Telemedicine in Non-Hospital Settings Soars by Nearly 1,400%
More Patients Are Using Telemedicine for Common Medical Conditions and Behavioral Health Services
Telemedicine is on the rise in non-hospital settings, according to a new whitepaper from the nonprofit organization, FAIR Health. The report is based on the nation’s largest collection of telemedicine claims data, including more than 29 billion private healthcare claim records, and indicates that non-hospital telemedicine usage grew by 1,393% from 2014 to 2018.
This is a major victory for the telemedicine community as more patients become aware of the benefits of telehealth. Increasing service availability and insurance reimbursement are helping more patients make use of these services.
How Patients Are Using Telemedicine in Non-Hospital Settings
A recent study commissioned by Excellus BlueCross BlueShield, a non-profit health insurance company headquartered in Rochester, New York, and conducted by One Research shows how more patients are using telehealth services across upstate New York. The study surveyed 2,004 patients throughout the region and more than half said they knew about telemedicine, 5% said they have used telemedicine services, and of those that have used these services, 93% said they were satisfied with their experience. 43% said they would consider using telemedicine in the future.
Among those surveyed in the study, 4% said telemedicine helped them avoid going to the emergency room by consulting with a physician beforehand. If these services had not been available, 55% said they would have gone to an urgent care center, 26% would have seen their primary care physician, and 10% said they would have delayed getting care altogether. The rest didn’t specify what they would’ve done next without access to telemedicine services.
According to Excellus, 78% of patients who used telemedicine sought treatment for standard medical conditions, with heart disease, hypertension, skin disorders, diabetes, and pneumonia among the most common.
22% of telemedicine visits were for behavioral health services, including anxiety, depression, childhood or adolescence disorders, ADD, and bipolar disorder. In fact, psychiatric care is one of the fastest-growing sectors within the telehealth industry.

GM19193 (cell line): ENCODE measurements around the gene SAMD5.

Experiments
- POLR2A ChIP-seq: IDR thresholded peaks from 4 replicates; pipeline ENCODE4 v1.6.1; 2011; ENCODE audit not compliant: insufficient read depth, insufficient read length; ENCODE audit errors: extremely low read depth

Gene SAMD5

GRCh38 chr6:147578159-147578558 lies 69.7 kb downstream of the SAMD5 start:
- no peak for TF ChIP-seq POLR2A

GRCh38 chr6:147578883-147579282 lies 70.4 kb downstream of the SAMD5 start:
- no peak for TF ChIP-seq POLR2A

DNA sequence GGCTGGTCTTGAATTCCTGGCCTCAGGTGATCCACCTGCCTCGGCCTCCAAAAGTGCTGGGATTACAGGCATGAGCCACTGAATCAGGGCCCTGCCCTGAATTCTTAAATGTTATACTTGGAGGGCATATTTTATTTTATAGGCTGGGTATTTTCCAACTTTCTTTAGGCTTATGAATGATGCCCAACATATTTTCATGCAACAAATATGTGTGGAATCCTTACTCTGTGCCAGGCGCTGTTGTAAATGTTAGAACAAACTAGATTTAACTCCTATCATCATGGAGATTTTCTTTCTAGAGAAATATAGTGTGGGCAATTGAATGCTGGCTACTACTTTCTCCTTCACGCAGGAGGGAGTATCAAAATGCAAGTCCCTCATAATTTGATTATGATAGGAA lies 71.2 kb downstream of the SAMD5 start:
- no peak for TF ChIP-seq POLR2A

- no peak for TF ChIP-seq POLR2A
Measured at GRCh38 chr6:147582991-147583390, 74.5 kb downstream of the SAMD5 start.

How Telemedicine Usage Continues to Rise Across the Board
Non-hospital-based provider-to-patient telehealth grew at a faster rate than any other type of telehealth from 2014 to 2018, but other types of telehealth usage grew exponentially as well, including:
- Physician-to-patient–ED/inpatient telehealth usage grew by 397%.
- Discharge-related provider-to-patient telehealth usage grew by 240%.
- Provider-to-provider telemedicine usage grew by 131%.
During the 2014 to 2018 time period, non-hospital-based provider-to-patient telemedicine usage increased 1,227% in urban areas and 897% in rural areas, which shows that all types of patients, not just those living in rural areas, can benefit from these services.
As we can see from the results of these surveys, telemedicine usage continues to rise across all types of healthcare. Without these services, many patients would be forced to go to the emergency room, an urgent care center, or forgo care altogether, which can have devastating consequences.
Thanks to telehealth, patients can quickly consult with a physician about a condition or health-related concern before choosing whether to make an in-person appointment. This can help patients save money over the long-term as they avoid unnecessary medical bills. The healthcare industry can also save money by addressing patients’ concerns remotely. While telemedicine can’t be used for all types of conditions, it can transform the way patients think about healthcare by giving them fast access to a range of healthcare providers. Visit InTouch Health for more information about the benefits of telehealth.